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Behavioral medicine now offers options like individual or group sessions and on-demand treatments that can be utilized without a therapist.
The COVID-19 pandemic has put an enormous strain on the health care system, delaying non-emergency medical care, potentially creating a higher risk for pain patients. However, the behavioral health community is adjusting with transitions to telemedicine and other alternatives that allow their patients to receive the care they need. Knowing clinicians are feeling additional stress during this time, telehealth options are readily available for the health care community too. We cannot expect those working in health care to properly care for others unless we are prioritizing their mental health needs.
Does 2020 already feel like it’s been a long year? If so, the good news is that we’re not even a full quarter into it, so there is still ample time to rebound and course-correct to reach the goals you have set for yourself and have some fun and good times along the way.
Crisis Management Plan For Your Business
How today’s response can position your business to thrive tomorrow
While the safety and well-being of workers affected by COVID-19 is the first priority, companies will also triage other essentials, such as incident management and stakeholder communications.
How can businesses verify the information that’s coming in about the virus? What data is important to know, and where are there gaps that need to be filled? If the outbreak continues, how will that create health risks to employees and financial risks to the business? Even if the virus is contained in a relatively short time frame, it’s likely to leave a number of tough issues for businesses to manage.
In response to COVID-19, companies are developing their contingency plans quickly. Some are adapting existing plans to handle this outbreak, while others are starting from scratch.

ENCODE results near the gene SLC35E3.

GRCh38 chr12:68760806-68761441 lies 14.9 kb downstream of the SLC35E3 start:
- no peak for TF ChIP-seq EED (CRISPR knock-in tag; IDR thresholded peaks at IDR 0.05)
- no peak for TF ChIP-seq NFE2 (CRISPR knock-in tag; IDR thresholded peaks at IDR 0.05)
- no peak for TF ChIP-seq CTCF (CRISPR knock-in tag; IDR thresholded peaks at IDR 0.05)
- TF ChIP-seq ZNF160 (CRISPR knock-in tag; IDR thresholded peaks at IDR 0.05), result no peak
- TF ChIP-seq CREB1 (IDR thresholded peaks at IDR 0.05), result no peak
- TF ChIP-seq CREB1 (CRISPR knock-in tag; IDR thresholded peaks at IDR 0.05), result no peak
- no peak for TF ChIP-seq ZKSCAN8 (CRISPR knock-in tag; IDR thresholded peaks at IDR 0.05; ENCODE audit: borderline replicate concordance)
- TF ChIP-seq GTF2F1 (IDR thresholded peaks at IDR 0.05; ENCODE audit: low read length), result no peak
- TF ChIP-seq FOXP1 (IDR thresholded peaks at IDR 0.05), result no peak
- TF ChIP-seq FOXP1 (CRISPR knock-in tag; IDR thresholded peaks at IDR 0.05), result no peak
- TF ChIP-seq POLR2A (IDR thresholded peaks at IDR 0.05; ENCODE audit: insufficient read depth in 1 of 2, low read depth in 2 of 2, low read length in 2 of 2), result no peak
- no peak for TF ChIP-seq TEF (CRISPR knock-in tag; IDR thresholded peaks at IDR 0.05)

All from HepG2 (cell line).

A number of relevant topics from our risk management team.
- Coronavirus Preparedness for Managers and Employees
- Crisis Management and Emergency Response Planning
- Handling Stress
- Managing Remote Teams
- Working Remotely
What to look at now
Create a dedicated crisis team
A crisis like COVID-19 can have an impact on every part of the business. Senior-level oversight — and internal cohesion among cross-functional teams, grounded in preparation, training and testing — are key to good outcomes. Every member of the team — from executive leadership down — should know who is doing what. If you haven’t already, train the people involved in executing the plan to be sure they’re ready at a moment’s notice.
Establish the facts
Reliable data underpins both crisis planig and response. It’s essential that the crisis plan outlines how information will flow and that everyone has confidence in its veracity. Strong data also reinforces a central element of crisis planning — exploring different scenarios and how they could affect the business in the short, medium and long term. Our survey found that three-quarters of those in a better place post-crisis strongly recognize the importance of establishing facts accurately during the crisis. They are more likely to say that in the midst of the crisis, they did gather facts accurately and quickly — and they used those facts effectively to inform their response strategy.